Installing electrical box for exterior light

Notching drywall with the keyhole saw

Applying Liquid Nails before hanging the sheet rock

My finger after slicing it on the edge of the roof

Here's a picture of the difference between the unfinished ceiling and the whitewash pickling.  It really brightens up the place!

I'd love to get a coat of paint up and the floors sealed before I move in, but we'll see.  After working on drywall all weekend long, I was able to finish hanging the remainder of the siding under the eaves, and Voila! A new Tumbleweed!

Friday, May 18, 2012

Off to Californy!

Well, its official.  I'm heading to California to do some hoboing (without the house).  I requested a month off in June, and got approval yesterday, so I've purchased my cross-country Greyhound ticket and am makin' plans!

When I quit my old job and switched to a wage position with State Parks, I had a few objectives in mind.  First was to free up time on a daily basis, so I could do more relaxing, reading, hanging out with friends, etc.  Second was to free up time to build my house.  And third, I wanted to be able to take off at least a month to do a section hike of the Pacific Crest Trail.  Objectives #1 & 2 are continually "in progress".  Objective #3 wasn't really even started until today, May 18th.  My bus leaves in less than three weeks, on the 8th.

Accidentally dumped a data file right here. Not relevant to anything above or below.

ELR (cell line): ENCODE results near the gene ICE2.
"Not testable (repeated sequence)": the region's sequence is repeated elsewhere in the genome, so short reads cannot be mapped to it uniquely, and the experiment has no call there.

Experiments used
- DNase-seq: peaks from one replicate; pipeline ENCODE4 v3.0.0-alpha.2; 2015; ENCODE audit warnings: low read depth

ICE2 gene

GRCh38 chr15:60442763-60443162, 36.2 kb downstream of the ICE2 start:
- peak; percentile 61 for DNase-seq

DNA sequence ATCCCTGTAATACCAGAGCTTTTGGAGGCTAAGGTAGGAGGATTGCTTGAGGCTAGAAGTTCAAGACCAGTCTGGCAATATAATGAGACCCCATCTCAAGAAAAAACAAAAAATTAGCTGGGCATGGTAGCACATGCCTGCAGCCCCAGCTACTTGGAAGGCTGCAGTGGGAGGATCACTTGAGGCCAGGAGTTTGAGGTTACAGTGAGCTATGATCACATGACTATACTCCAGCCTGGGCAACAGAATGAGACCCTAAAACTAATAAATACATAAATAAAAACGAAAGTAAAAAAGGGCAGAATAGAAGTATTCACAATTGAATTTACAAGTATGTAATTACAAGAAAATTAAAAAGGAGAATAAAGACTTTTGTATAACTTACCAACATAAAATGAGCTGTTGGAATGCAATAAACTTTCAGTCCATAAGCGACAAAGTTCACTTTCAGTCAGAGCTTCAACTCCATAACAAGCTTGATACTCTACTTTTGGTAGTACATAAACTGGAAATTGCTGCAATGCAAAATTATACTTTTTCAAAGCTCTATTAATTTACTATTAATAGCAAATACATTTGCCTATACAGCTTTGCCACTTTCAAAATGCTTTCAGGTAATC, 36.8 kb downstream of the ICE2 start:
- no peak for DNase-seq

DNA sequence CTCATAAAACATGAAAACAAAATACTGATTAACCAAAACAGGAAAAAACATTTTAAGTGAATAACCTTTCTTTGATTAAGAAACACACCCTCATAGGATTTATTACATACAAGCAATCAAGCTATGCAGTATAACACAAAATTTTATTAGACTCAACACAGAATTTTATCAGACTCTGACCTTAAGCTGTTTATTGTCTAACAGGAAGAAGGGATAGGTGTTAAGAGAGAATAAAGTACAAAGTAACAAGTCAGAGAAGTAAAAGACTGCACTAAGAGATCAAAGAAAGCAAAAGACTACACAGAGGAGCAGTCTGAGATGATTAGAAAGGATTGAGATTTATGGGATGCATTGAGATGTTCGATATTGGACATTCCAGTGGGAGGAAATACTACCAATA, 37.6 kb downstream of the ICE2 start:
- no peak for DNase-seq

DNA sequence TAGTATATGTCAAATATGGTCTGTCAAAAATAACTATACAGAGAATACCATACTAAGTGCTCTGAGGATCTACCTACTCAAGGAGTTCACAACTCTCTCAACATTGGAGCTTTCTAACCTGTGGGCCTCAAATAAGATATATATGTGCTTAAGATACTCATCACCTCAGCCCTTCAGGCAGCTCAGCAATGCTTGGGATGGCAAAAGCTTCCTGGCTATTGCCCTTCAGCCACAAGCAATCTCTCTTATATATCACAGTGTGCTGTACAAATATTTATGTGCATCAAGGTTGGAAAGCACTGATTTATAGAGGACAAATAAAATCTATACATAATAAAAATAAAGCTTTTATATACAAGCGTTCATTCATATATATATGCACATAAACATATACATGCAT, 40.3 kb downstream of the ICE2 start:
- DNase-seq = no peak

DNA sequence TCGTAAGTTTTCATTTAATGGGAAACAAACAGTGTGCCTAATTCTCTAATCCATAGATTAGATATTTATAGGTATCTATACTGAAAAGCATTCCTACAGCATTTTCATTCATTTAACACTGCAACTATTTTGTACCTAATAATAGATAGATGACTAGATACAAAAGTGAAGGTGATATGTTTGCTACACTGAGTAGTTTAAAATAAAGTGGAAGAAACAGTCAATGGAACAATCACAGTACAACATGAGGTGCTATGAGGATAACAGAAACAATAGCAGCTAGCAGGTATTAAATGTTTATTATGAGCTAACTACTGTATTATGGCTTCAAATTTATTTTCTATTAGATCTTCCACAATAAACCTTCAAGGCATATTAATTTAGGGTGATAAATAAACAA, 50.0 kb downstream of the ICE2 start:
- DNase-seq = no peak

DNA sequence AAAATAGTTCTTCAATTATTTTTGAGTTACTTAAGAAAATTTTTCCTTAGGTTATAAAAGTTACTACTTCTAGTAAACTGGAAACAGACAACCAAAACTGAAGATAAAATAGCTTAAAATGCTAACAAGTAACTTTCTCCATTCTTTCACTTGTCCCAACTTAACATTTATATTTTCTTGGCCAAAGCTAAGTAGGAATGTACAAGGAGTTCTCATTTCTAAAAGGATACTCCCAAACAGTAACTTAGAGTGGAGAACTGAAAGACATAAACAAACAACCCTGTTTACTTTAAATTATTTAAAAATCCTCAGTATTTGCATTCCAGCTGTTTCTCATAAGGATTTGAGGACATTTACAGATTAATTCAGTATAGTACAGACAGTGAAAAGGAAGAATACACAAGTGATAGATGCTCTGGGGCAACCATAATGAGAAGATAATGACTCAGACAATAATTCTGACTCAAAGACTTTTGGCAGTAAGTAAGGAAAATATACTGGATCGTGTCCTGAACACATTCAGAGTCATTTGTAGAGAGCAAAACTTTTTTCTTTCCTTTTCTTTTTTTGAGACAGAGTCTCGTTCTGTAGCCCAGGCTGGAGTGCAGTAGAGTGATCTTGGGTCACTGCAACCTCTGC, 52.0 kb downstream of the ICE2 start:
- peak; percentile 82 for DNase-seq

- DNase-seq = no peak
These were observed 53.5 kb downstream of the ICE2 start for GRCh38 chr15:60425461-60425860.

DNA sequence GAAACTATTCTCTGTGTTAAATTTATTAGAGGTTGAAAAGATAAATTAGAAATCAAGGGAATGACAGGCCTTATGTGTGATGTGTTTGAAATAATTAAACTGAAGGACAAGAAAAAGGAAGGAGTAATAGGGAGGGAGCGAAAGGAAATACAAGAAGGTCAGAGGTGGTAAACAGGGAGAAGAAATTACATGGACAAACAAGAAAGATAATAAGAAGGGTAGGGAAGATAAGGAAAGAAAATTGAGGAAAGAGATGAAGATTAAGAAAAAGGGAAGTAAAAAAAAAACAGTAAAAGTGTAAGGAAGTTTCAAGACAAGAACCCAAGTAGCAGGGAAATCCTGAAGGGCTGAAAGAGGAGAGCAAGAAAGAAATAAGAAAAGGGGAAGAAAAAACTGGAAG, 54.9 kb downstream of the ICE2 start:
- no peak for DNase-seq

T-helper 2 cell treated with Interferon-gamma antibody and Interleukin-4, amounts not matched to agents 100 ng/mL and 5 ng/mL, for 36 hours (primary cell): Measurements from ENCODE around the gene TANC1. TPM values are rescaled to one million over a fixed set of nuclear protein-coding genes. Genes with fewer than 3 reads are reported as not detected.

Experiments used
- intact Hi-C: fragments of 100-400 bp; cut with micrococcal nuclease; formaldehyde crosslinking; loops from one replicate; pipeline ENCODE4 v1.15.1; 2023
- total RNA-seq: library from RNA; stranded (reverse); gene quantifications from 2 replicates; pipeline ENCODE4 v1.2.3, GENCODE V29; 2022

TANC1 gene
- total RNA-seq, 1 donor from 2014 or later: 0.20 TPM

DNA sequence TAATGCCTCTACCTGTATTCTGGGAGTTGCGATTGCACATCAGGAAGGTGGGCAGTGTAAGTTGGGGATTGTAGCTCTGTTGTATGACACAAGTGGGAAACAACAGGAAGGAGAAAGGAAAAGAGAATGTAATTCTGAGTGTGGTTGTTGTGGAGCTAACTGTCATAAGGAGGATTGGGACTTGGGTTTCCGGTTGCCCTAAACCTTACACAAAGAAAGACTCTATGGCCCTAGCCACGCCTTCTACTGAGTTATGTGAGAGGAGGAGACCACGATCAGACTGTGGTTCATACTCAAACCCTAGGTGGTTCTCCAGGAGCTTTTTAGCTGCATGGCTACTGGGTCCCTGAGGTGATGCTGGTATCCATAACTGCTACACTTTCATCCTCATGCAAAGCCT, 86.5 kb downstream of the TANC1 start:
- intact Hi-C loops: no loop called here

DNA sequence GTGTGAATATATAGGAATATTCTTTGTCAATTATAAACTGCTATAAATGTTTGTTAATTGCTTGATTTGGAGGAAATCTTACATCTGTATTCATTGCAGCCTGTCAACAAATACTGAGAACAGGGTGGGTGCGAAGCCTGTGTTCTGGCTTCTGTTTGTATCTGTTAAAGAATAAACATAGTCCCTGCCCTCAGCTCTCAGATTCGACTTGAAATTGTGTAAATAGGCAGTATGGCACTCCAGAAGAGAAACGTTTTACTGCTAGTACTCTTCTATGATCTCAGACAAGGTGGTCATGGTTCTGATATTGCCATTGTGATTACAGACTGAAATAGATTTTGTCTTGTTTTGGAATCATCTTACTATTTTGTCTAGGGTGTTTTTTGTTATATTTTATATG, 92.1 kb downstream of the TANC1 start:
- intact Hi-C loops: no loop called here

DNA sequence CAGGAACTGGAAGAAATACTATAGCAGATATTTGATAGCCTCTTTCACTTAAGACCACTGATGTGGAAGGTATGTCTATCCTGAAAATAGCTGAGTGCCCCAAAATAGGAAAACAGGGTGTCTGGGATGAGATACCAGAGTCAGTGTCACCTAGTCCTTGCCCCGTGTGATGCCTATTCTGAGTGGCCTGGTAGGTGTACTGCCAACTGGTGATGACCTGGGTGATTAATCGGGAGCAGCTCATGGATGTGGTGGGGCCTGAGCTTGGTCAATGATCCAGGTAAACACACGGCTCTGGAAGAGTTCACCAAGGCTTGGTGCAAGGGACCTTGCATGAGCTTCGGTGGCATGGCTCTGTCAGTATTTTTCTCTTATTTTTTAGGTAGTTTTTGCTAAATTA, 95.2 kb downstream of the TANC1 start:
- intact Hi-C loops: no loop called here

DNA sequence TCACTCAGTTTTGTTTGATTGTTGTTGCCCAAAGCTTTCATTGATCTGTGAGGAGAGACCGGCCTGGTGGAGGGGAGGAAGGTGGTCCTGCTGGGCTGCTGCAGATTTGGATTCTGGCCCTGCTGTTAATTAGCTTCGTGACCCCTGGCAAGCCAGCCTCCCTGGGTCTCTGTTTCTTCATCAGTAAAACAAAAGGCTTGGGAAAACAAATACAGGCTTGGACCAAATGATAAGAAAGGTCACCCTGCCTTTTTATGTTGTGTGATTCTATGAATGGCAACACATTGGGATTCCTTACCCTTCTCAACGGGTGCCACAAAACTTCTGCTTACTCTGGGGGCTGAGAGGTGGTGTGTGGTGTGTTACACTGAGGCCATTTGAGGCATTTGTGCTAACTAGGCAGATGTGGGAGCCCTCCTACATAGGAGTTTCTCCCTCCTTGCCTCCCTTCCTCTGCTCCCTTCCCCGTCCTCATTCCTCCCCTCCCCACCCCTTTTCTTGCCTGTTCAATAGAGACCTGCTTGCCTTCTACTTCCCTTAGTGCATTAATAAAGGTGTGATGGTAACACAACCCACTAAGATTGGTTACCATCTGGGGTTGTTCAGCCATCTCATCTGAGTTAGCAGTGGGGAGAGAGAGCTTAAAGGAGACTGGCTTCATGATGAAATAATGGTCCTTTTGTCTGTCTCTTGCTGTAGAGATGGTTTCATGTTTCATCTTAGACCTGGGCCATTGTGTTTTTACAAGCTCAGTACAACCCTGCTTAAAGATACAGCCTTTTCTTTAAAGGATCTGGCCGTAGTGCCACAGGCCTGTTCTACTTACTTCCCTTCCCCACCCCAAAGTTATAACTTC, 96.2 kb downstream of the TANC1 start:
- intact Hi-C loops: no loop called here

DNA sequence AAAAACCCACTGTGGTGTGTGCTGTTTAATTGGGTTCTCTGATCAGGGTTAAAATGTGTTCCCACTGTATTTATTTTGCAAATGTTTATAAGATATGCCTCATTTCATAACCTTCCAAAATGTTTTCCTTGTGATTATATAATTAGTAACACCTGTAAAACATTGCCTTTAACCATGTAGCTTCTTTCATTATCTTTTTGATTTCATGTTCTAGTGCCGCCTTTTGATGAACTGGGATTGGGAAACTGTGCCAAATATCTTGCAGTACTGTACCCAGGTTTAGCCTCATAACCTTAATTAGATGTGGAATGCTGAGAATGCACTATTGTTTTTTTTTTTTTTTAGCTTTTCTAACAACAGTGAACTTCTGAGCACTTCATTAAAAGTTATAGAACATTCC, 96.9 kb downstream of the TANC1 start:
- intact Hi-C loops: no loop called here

Initially, I figured pulling off a section hike of the PCT would be simple, similar to going out for a weekend hike on the Appalachian Trail (throw some gear in a pack, drive to the trail head, put one foot in front of the other, return).  My brother asked me a couple weeks ago how my planning was going.  I shrugged my shoulders, "Planning?  Not really doing much, other than planning on getting a train ticket to California and hiking to the trail, then buying another ticket back.  Or not."  But as I started reading about the trail some more, I realized that I didn't even know how to get there.  What town would be a good start?  Where to end?  What buses run where?

So, I invested $46 and purchased Yogi's PCT Handbook, a handcrafted collection of trail wisdom from various individuals that have thru-hiked the PCT.  Let me say here that I am glad I did.  By the end of my hike, I think I'll say the same.  Originally, I thought I would hike a section from Oregon to Washington, since I've never been to those states before (that was honestly my only reasoning- I didn't care where I hiked, just that I could claim that my shoes had crossed state lines).  CLOSED.  Not legally, but physically closed to hiking until sometime in the mid-summer.  Most hikers start in Campo at the Mexican border late April/early May, hike an average of 25 miles/day, and arrive in Canada sometime mid-October, not because that's the nicest weather to hike- its the only weather to hike.  Until mid-June, the Sierra Mountains are basically impassable due to snow and ice (a mind blowing concept to this east coast native).